> Ben and Murat should take courage from, given the other concerns I see
> implicit in their questions.
> (Many folks coming from New Media Art or Art-Science backgrounds might
> wonder how anyone could imagine something such as metadata as "merely
> technical,"  but that's the technocratic world we live in.)
> From Julia's observations as I understand them, DH can afford - if even in
> an opportunistic way, through new training opportunities, new job
> descriptions, etc - a chance to treat as substantive work that has been
> marginalized for all kinds of reasons, to the detriment of everyone
> involved.
> Julia wouldn't remember me I'm sure, but I had the pleasure of taking a
> TEI workshop from her once, in my first (and last) introduction to the
> complexities of standardized markup language for scholarly texts. I
> remember hearing her and the other workshop leader talking about the
> question of gender, for example, and what fields might exist in a
> standardized markup language for indicating the gender of a character in a
> narrative, etc. What a rich opening for newbies like me, to see where
> matters of gender get literally encoded in machine-readable language, but
> also debated through those looking to set standards, arbitrate them,
> comment on them, etc. (Sorry for the broad brush Julia, but something
> stuck in there for me, even if it wasn't what was really going on : )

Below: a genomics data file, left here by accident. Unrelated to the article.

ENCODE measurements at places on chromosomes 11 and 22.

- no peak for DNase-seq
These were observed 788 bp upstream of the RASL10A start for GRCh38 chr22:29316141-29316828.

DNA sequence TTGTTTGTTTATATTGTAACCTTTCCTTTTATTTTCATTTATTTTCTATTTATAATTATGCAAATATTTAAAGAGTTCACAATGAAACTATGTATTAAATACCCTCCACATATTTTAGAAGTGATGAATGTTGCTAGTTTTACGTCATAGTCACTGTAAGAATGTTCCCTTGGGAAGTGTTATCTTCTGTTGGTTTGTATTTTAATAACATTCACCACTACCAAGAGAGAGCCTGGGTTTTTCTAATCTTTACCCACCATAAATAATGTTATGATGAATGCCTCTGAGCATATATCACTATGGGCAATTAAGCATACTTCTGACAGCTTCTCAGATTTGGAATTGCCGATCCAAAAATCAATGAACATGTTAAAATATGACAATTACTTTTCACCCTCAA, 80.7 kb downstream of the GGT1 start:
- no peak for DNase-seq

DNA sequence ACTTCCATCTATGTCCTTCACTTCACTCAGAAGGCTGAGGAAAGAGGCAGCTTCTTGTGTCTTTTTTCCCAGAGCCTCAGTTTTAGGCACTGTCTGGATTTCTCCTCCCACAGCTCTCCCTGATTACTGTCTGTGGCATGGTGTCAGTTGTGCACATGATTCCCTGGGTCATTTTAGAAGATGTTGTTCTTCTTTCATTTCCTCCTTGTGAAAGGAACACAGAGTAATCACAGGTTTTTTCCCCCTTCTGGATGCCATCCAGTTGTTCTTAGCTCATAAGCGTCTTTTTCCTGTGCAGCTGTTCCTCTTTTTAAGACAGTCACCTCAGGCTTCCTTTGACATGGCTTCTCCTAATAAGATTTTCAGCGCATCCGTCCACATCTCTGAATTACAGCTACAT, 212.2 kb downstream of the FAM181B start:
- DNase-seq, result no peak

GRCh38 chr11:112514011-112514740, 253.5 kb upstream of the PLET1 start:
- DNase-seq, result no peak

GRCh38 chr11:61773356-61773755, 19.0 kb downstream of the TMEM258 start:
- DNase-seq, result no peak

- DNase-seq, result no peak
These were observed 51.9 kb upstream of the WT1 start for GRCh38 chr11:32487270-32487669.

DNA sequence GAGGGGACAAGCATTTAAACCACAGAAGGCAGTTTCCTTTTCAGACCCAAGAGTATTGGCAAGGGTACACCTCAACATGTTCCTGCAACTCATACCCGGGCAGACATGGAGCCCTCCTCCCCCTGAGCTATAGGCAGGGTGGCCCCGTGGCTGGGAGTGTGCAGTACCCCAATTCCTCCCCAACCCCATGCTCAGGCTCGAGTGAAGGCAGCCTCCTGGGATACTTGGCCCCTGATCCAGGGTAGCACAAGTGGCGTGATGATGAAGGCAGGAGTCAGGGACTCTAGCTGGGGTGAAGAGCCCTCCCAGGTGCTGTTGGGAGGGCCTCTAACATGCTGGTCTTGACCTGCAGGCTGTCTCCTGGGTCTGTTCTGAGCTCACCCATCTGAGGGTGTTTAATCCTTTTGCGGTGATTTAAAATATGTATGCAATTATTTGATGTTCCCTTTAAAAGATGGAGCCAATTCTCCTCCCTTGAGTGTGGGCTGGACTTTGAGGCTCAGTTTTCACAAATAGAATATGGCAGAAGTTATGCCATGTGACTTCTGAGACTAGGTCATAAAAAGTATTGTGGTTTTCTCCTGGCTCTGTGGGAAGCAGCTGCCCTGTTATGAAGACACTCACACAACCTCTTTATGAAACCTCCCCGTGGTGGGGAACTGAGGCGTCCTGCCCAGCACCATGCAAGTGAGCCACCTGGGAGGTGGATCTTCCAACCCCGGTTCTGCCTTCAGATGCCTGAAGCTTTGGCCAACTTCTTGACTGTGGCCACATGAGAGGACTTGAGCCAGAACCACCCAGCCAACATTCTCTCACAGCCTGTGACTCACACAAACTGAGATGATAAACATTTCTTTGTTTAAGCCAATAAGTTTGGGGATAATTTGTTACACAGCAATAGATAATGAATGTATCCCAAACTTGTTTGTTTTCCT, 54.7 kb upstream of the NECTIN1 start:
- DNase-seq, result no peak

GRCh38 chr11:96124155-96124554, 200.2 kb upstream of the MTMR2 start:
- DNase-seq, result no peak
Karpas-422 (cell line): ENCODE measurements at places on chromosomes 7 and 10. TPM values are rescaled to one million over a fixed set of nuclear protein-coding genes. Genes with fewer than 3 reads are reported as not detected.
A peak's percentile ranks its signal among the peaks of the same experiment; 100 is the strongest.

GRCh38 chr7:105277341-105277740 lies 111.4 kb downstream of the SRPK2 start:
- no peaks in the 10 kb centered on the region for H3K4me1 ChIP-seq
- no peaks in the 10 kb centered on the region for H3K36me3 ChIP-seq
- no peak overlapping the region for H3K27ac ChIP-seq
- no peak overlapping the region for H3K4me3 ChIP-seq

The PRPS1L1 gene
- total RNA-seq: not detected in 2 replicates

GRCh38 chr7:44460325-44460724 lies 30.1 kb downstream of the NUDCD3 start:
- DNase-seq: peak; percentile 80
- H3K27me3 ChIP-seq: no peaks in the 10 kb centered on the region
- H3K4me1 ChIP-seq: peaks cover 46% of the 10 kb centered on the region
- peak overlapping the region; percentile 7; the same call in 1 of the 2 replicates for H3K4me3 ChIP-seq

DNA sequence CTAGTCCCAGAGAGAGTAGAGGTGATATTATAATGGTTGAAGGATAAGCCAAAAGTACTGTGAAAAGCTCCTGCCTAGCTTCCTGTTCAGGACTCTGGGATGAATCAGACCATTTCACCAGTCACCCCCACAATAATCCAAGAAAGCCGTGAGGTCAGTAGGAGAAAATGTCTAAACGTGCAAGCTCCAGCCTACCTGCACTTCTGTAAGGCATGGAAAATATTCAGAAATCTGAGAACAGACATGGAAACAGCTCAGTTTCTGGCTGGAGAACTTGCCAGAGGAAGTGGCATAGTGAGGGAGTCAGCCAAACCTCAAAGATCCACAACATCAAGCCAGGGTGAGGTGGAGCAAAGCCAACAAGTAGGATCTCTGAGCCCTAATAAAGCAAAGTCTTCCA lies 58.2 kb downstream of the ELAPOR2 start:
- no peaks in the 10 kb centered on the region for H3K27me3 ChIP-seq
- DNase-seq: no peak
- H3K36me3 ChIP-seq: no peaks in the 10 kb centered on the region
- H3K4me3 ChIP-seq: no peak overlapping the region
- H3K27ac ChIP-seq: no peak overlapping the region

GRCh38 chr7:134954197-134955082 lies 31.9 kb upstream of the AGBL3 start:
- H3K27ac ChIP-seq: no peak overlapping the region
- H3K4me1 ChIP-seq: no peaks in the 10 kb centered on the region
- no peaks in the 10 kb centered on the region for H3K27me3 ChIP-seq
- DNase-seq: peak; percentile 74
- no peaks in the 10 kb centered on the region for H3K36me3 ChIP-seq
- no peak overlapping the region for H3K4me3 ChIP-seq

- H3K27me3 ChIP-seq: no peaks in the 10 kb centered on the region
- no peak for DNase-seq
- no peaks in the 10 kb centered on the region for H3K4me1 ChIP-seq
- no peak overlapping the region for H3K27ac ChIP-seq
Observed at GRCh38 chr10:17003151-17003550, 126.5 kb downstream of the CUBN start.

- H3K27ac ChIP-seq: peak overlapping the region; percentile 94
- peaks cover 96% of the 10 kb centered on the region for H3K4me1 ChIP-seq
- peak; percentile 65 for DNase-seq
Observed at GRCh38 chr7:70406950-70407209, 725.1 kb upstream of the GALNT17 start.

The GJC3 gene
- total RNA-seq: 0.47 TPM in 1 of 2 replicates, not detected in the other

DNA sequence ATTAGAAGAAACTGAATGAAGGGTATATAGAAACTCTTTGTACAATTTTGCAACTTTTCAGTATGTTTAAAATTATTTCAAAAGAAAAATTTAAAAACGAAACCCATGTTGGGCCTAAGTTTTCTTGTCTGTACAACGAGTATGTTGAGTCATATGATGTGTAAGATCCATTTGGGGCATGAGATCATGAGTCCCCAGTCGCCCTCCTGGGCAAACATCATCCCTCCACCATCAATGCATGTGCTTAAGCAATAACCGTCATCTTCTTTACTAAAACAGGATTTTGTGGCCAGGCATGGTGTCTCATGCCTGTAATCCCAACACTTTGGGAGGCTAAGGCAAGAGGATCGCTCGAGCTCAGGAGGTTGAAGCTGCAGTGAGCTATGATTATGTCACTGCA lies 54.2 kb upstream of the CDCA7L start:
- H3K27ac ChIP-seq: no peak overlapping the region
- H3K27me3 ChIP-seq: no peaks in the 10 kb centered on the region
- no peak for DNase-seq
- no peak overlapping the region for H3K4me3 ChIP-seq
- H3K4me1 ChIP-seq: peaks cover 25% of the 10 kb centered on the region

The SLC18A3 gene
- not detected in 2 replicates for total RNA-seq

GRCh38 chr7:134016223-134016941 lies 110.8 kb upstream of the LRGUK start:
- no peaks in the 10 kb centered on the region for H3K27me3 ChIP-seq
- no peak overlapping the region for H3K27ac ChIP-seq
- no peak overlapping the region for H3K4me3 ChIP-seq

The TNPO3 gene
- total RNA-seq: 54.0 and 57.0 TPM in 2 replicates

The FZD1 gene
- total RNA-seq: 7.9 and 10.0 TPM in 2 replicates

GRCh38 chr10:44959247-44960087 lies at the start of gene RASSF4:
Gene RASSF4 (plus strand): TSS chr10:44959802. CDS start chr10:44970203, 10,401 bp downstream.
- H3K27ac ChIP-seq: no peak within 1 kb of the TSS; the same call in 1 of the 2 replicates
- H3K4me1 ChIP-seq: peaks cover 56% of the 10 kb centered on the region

> I'm arguing here in a way for some closer listening to Julia's
> articulations. It's easy to make DH into a straw man, and Julia has
> already offered some carefully worded address of the possible stumbling
> blocks and distractions within these arguments.
> Kevin
> On 3/18/15 11:25 AM, "B. Bogart" <ben at ekran.org> wrote:
> >----------empyre- soft-skinned space----------------------
> >Thank you Julia. I'm not sure if you saw my question that followed up on
> >Rhiannon's question? (Sent on Mar 17, 2015 11:42 am)
> >
> >After reading your responses I'm even more confused as to what DH
> >actually is. You did mention some difficulty in defining it, but the
> >extract from your email below baffles me. Based on this quote, it would
> >seem DH is simply the application of IT skills (meta data, websites,
> >etc.) in a humanities context. This is quite a bit more shallow than my
> >previous conception of DH as science-about-humanities. I fail to see
> >what, as a discipline, we gain if its simply the exploitation of an
> >existing skill set that becomes increasingly dominant and even
> >displacing traditional media. Is DH about making humanities knowledge
> >more accessible, or about applying quantitative and analytic methods
> >from data science to cultural artifacts? (or both? or neither?)
> >